Number of bankruptcy applications at the lowest since October 2016
This comes from temporary laws having raised the debt thresholds for personal bankruptcy and corporate insolvency; also, courts are holding off on hearing insolvency cases.
Personal bankruptcy applications in Singapore have fallen to the lowest since October 2016 with temporary legal provisions having kicked in last month, and as non-urgent proceedings take a hiatus amid tightened lockdown measures.
The number of individuals applying for bankruptcy was 160 in April, a 65 per cent dip from the 462 cases in March - the highest monthly figure this year thus far.
The last time monthly bankruptcy applications fell to the hundreds was in October 2016, when 158 applications were made.
Actual bankruptcy orders made last month fell to 22, less than a quarter of the 91 orders made in March.
The number of individuals discharged from bankruptcy also fell - from 345 in March to 131 last month.
The slide comes after temporary laws taking effect last month raised the debt thresholds for personal bankruptcy and corporate insolvency.
Provisions under Singapore's Covid-19 (Temporary Measures) Act, which commenced on April 20, raised the debt threshold for personal bankruptcy from S$15,000 to S$60,000.
The debt threshold for the individual to apply for the debt repayment scheme has also been raised from S$100,000 to S$250,000.
The legislation also gives individuals and businesses more time to satisfy contractual obligations, with a statutory moratorium that will last through October 2020 - but the government has the power to extend it for another six months.
Lawyer Mohamed Baiross said this month's dip was expected.
"The government has made modifications to Singapore's bankruptcy and insolvency laws to grant temporary relief. All of this have drastically reduced the number of bankruptcy applications," said the managing partner at IRB Law, who advises on insolvency, among other things.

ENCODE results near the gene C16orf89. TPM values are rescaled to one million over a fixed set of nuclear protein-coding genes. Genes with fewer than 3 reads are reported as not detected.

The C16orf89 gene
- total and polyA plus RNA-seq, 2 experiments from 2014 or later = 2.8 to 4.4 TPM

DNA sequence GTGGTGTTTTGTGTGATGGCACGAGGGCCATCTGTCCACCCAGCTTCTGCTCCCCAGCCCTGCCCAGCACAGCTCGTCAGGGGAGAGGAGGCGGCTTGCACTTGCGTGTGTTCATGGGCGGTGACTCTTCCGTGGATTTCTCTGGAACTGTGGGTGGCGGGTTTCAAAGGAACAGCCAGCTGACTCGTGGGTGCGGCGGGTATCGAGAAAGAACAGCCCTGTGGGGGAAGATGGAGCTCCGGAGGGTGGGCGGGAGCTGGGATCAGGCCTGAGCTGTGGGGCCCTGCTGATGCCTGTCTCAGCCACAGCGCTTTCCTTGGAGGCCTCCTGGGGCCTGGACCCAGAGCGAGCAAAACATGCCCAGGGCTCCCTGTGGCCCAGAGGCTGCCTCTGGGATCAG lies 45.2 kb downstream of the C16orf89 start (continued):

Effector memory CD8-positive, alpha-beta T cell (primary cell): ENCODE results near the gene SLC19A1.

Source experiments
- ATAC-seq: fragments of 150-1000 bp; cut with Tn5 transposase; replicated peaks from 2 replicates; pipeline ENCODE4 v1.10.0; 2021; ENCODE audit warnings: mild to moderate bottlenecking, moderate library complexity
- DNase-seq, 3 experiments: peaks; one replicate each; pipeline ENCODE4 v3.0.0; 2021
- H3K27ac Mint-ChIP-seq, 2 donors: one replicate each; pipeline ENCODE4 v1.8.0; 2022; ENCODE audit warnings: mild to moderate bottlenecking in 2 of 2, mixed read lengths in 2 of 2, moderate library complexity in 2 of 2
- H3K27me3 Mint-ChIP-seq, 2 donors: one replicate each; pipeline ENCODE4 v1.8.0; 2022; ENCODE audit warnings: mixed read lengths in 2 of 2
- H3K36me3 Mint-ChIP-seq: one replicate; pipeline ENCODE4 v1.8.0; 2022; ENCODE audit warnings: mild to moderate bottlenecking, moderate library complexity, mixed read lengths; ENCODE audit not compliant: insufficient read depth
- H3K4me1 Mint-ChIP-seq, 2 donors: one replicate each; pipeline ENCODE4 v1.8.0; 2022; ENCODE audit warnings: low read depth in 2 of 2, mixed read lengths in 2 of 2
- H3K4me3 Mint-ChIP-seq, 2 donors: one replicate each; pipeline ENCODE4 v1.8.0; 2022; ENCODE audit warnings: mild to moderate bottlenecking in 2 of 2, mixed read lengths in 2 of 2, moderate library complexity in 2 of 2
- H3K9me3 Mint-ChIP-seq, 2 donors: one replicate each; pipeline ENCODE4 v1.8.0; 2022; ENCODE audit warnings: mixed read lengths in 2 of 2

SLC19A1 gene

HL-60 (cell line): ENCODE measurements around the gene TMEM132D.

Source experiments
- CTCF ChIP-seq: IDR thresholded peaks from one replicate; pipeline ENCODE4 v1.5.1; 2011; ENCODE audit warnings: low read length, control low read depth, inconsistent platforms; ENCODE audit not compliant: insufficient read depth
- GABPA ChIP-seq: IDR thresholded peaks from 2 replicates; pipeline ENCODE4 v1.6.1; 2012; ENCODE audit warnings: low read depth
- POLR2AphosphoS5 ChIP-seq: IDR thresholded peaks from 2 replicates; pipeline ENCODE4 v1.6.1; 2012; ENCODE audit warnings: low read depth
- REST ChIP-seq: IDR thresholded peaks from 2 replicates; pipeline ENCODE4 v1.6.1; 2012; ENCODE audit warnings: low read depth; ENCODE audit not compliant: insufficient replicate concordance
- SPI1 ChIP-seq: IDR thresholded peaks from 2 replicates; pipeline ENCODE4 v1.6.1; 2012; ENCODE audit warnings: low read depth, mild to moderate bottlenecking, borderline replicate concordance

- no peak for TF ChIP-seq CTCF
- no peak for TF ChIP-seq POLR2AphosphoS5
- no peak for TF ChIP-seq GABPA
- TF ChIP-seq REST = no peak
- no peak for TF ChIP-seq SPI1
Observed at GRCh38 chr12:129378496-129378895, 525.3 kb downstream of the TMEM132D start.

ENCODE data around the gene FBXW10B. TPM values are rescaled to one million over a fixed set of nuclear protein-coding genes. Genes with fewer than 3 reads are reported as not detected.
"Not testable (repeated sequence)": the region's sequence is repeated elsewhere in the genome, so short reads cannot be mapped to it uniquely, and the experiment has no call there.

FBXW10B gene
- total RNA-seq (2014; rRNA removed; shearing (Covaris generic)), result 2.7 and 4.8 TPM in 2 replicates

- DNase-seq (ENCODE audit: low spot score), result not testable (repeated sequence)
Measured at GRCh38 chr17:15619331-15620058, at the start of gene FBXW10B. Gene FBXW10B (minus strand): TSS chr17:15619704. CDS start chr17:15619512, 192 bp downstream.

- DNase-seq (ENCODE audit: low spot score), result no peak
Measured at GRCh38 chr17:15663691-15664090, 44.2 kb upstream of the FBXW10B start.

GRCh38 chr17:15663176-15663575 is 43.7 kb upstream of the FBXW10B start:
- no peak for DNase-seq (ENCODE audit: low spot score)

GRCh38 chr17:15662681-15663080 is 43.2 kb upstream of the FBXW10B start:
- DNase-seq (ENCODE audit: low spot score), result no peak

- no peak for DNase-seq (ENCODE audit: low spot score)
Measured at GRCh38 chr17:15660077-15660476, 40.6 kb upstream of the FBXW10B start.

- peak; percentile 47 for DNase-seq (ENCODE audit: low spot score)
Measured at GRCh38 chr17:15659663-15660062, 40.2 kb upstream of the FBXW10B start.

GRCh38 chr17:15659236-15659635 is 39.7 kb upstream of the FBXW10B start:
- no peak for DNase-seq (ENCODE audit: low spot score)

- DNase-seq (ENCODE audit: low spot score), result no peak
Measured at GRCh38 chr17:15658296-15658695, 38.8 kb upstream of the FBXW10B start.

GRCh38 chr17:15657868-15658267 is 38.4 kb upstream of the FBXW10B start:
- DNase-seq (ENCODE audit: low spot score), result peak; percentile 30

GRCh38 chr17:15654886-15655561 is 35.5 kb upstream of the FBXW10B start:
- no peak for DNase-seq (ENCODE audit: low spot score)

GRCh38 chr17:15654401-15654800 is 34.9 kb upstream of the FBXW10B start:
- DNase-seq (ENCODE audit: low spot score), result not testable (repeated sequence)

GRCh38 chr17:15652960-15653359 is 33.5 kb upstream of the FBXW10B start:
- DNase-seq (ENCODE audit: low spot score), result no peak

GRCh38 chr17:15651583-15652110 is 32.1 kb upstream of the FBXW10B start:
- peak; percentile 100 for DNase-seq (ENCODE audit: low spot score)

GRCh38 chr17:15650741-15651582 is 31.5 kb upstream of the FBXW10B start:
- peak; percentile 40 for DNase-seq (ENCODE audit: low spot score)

"I do not expect the numbers to pick up as long as the temporary provisions are in effect."
Insolvency lawyer Ng Yeow Khoon attributes last month's dip mainly to the "circuit-breaker" period which started on April 7, during which the courts are hearing only urgent, essential cases. "All the bankruptcy orders made for the month of April were made on April 2, as no bankruptcy hearings, which are considered non-urgent, have taken place during the circuit breaker. In fact, there won't be any orders made for the month of May since there are no bankruptcy hearings this month," said Mr Ng, a partner at Shook Lin & Bok.
Even after the circuit breaker lifts on June 1, he expects numbers to remain low due to the temporary provisions, which will be in force until April 2021.
Before this, the courts were processing a monthly average of 426 bankruptcy applications in the first quarter of this year.
The first quarter of the last four years have brought in a monthly average of between 231 and 252 applications.
The number of actual orders made, however, has been on a slight decline, year on year.
Between January and March this year, 375 orders were made in all; the figure was 408 for the corresponding period last year, and 410 in 2018.
A similar trend was observed in the number of forced liquidations, with the threshold for corporate insolvency raised 10 times, from S$10,000 to S$100,000.
Only four firms here were ordered by the courts to wind up in April, compared to 45 in January, said BizInsights, an information service provider for the Accounting and Corporate Regulatory Authority.
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